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Well, Lara's back, and once again she brings her bow in the third instalment of the rebooted
Tomb Raider series. Does Shadow of the Tomb Raider bring a new light to the series, or
is it a shadow of its former past? And for us toxophiles, is archery still cool?
As with the previous two Tomb Raider games, Lara has to do everything from the beginning.
Her journey to Peru comes crashing down to earth, and she's left with her trusty recurve
bow. In fact, the bow is the most prominent weapon, with segments of the game locking
Lara into fighting in traditional style, with the bow as her primary weapon, though of course
she has access to her usual arsenal in other segments.
In what is definitely a cornerstone of the series, Lara has to use her bow to hunt animals
for resources and defend against hostile predators. Doing this in the South American rainforest
adds an exotic edge, and it really feels like you are fighting for survival.
Once you encounter the hired guns, the bow becomes your go-to weapon for stealth, important
as your suppressor options for guns are harder and more expensive to come by. Several unlockable
abilities give you familiar skills – shoot arrows in rapid succession, and the overpowered
multi-headshot skill that can instantaneously take out up three enemies. Though, in this
instalment, the less frequent combat sequences and slower shooting speeds tone down Lara's
archery prowess.
Initially, the bow's silent ranged kills kind of make the whole stealth mechanics redundant,
but in later sections enemies have more armour and health, making them more difficult to
take down and triggering an active fight. As mentioned earlier, the flow of combat feels
different. Enemies are more inclined to get up close and personal, forcing you to take
evasive action. The bow feels slower, and with the auto-headshot skill requiring you
to be zoomed in, it's more awkward to fiddle around with, forcing you to take faster body
shots or switch to alternative weapons. I actually don't mind this, as it does balance
out the other items, though this is the first time in the series where I felt that it was
genuinely easier to pull out your assault rifle.
Shadow offers the largest selection of bows yet. While previous games went with a recurve
and compound balance, Lara can obtain numerous recurve bows through missions and merchants.
Weapons are more distinctly specialised in damage and speed, giving players some more
flexibility in how they want to approach combat. Upgrades are back too – by gathering resources,
Lara can improve the stats of each weapon.
Honestly, these traditional bows look really, really nice. I'd collect these in real life
if they were made.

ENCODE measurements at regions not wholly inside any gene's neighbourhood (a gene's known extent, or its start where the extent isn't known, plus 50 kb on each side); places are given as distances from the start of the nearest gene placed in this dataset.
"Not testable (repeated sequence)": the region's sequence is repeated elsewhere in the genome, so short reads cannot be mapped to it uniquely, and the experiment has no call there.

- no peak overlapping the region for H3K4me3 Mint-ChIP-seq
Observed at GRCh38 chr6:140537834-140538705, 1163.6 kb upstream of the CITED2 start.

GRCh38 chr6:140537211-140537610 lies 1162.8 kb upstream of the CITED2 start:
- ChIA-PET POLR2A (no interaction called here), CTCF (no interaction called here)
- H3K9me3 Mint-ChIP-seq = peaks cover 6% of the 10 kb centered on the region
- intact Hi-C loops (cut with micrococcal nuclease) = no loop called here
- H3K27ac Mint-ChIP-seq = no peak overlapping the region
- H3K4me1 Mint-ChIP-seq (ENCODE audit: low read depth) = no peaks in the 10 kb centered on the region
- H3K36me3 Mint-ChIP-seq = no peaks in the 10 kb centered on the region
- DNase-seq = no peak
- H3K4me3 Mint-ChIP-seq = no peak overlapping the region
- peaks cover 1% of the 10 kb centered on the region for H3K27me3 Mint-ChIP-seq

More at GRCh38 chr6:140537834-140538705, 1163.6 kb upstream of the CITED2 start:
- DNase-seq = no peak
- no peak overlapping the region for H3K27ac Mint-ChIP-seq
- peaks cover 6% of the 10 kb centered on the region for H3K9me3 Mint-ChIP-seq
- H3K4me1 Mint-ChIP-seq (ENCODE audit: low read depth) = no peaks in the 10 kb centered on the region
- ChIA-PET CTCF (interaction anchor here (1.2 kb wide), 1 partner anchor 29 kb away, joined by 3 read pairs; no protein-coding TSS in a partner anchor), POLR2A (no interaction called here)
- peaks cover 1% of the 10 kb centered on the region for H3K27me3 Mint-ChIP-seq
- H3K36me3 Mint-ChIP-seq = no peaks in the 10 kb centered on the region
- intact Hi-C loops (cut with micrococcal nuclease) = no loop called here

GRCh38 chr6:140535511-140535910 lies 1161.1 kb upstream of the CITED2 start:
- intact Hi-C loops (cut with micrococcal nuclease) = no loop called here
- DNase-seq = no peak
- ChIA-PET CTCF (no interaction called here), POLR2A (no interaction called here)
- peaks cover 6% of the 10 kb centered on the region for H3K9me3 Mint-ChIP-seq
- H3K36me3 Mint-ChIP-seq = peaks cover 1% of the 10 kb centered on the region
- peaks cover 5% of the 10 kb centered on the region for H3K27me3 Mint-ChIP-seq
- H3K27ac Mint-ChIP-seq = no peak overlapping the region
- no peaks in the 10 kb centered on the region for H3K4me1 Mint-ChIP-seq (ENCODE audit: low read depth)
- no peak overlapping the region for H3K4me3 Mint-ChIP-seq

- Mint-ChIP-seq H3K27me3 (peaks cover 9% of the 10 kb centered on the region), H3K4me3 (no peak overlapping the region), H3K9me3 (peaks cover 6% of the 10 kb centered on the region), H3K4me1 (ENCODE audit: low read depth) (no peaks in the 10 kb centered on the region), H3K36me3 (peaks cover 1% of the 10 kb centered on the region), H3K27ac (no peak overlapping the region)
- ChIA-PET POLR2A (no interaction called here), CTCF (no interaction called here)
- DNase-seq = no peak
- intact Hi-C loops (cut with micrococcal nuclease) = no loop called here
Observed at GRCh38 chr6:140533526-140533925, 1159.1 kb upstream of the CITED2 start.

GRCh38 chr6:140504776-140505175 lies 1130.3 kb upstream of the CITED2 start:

As far as tools and function go, things seemed…toned down. Lara has the usual ability to make ziplines
and use rope arrows to solve puzzles, though few areas require creative use of the bow
to progress, which is a bit disappointing. That's...actually it for environmental interaction.
Lara has three specialised arrows. Fire arrows return, though there's really no point in
the game when you want to use it apart from burning the occasional barrier. Poison arrows
have been upgraded to lure arrows – the target is dispatched and nearby enemies are
drawn in by obnoxious beeper, causing the arrow to detonate its poison cloud, making
this a very useful option for stealth sections since you can defeat armoured enemies with little effort.
The newest tool is the Fear arrow, which causes the target to shoot at other enemies. This
is my favourite arrow to use, not just because it's useful in neutralising patrols, but
because it's funny to watch.
Lara also gains the ability to use arrows to hang enemies from trees, which really adds
to the "Predator" edge that the game portrays Lara to be. With a wide range of abilities
and tools, Lara has all she needs to survive in this jungle paradise. Except…
Normally I don't go into detail about reviewing the game itself and focus instead on the archery
specific elements, but there are a few things about Shadow that flatten the experience.
The focus has clearly shifted to exploration and, well, tomb raiding. This also means much
less emphasis on combat, and the stealth sequences are paced out…but perhaps a bit too much.
One of the common complaints is that the game doesn't feature much combat, and with that
in mind, the bows don't really feel that useful. Craft a few arrows, and the stealth
sections are too easy. But the pacing also means you forget that you can use the tools
you have. The tree-hanging ability seems useful, but it's the last thing you think of, since
you can usually snipe the lone sentry from the ground or use a special arrow.
Combat is clumsier with more melee-focused fighters, so your bow isn't very useful
and you end up scurrying away until you unlock the dodge kill ability – which we've learned
twice already in previous games.
Ironically, despite the traditional setting, it's almost always better to use firearms,
even if you have to go loud. Again, the claustrophobic environments and in-your-face arrow sponges
don't feel rewarding to play.
This isn't to say that Shadow of the Tomb Raider is a bad game. It's very appealing
and many fans will like the new setting, though I personally didn't enjoy the exploration
focus and pacing as much. The archer side of me didn't really enjoy this particular
instalment compared to the previous two games. Despite a rainforest being an ideal environment
for a rogue archer, Shadow doesn't quite hit the mark.
Anyway, this is NUSensei. As usual, shoot straight and aim for your best.


Archery Popshots | Shadow of the Tomb Raider

132 タグ追加 保存
綠豆譯人 2018 年 12 月 7 日 に公開
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